Fast-forwarding several decades, you write that John Belushi’s death, which became symbolic of a sea change in public perception of the hotel was “an unimaginable tragedy that almost everybody had seen coming and no one knew how to prevent.” You take to task Bob Woodward’s 1984 biography of Belushi, Wired, calling it frequently “tone-deaf,” suggesting Woodward had a message he felt was vital about the state of American culture but failed to effectively convey.
I think Woodward was and is a great investigative journalist who never should have been involved in writing about Hollywood. He absolutely nails the facts of Belushi’s final years and days and yet has no feel for the larger milieu of showbiz. I have no doubt that the material he reports is accurate — and the legal papers about Belushi’s death bear much of it out. But there’s an alien quality to Wired — it really does read like the report of someone who has parachuted into Hollywood having heard about movies but not really understanding the dynamics of how they’re made, what sort of people make them, or the flow and quality of the culture from which they rise.
It’s more valuable as a police report, in effect, than as a picture of a place and time. Woodward was approached, in part by the Belushi family, to write the story because he grew up in the same suburban Chicago town as Belushi, but those guys clearly didn’t run in the same circles, as kids or later on. Woodward is a bit too starchy and prudish to do this particular job truly well. Notably, even though Wired was a best seller and was made into a movie, he never tried to write about showbiz again.
You highlight ways immigrants shaped the Chateau and Hollywood. For instance, you follow director Billy Wilder’s trajectory from Berlin, where he established himself as a successful screenwriter, to Paris, where he fled persecution in ’33, and, eventually, to Hollywood. Was highlighting the immigrant experience a conscious goal or simply unavoidable?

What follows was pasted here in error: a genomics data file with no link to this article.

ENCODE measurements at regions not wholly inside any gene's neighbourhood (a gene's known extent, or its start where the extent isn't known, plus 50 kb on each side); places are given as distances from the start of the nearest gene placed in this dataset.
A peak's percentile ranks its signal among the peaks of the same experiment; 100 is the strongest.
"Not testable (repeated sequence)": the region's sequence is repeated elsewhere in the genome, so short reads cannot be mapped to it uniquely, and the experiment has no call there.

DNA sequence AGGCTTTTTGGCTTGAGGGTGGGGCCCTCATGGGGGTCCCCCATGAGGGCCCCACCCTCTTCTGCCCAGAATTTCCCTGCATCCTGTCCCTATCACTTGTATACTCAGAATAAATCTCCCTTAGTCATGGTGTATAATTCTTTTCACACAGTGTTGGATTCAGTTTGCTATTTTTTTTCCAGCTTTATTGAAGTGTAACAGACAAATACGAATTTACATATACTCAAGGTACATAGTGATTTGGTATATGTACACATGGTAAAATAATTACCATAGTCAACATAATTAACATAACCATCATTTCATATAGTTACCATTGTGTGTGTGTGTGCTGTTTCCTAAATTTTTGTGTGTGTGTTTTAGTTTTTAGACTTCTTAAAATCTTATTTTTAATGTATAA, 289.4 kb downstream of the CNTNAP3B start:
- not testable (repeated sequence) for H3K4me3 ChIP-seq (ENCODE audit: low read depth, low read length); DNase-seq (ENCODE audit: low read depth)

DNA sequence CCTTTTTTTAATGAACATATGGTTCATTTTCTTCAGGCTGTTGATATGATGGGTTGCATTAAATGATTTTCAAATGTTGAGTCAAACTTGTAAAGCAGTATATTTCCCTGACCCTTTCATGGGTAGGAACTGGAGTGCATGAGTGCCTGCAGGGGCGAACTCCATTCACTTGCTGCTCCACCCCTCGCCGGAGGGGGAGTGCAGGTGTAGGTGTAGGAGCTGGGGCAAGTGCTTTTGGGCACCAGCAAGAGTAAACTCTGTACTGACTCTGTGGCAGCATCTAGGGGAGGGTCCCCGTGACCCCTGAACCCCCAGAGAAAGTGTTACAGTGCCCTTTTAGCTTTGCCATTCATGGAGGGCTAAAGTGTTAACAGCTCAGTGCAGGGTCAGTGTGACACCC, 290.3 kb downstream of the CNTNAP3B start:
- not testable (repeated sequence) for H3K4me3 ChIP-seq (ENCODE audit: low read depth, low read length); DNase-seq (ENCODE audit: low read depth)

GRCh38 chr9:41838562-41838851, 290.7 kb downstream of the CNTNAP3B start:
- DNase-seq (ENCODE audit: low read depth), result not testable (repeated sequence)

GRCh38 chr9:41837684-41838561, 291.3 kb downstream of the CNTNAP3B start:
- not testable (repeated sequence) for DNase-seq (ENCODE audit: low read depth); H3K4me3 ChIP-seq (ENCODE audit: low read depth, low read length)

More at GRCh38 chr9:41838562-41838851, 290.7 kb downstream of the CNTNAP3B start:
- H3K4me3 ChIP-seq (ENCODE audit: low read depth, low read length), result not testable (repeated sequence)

In writing about any hotel, you’re writing about travelers and transience and rootlessness. In fact, I wanted to write a long meditation on hotels-qua-hotels, but I never really found a way to include it in the book. In the case of Chateau Marmont, which was built as an apartment house and only turned into a hotel after the Great Depression killed that dream, there’s a distinctly European and East Coast air to the place that was especially attractive to visitors who 1) needed to stay in Los Angeles for months on end (that is, to make movies or TV shows); 2) were comfortable with apartment living; and 3) wanted to work in Hollywood without “going Hollywood.” So, again, lots of Europeans and New Yorkers.
The single most important discovery I made was of a European owner, Erwin Brettauer, an anti-fascist German banker who funded some truly influential films in Weimar Germany, like M, Pandora’s Box, The Testament of Dr. Mabuse. He owned the hotel from about 1942 to 1963, and he expressly fostered a small-d democratic culture in it. He countenanced openly gay clients when few in Hollywood would, and he broke the color line that had long pertained to Hollywood and Beverly Hills hotels; prior to his insistence on allowing black guests, the nearest hotel of quality that would rent rooms to the likes of Duke Ellington and Sidney Poitier was the Dunbar Hotel in South Central Los Angeles. So not only did Chateau Marmont appeal to immigrants, but its culture and history were importantly shaped by one.
Sarah Cozort holds an MFA in Poetry from the University of Memphis, where she currently teaches. She is the winner of the 2018 Deborah L Talbot Award from the Academy of American Poets, and her work can be found in the most recent issue of Barely South.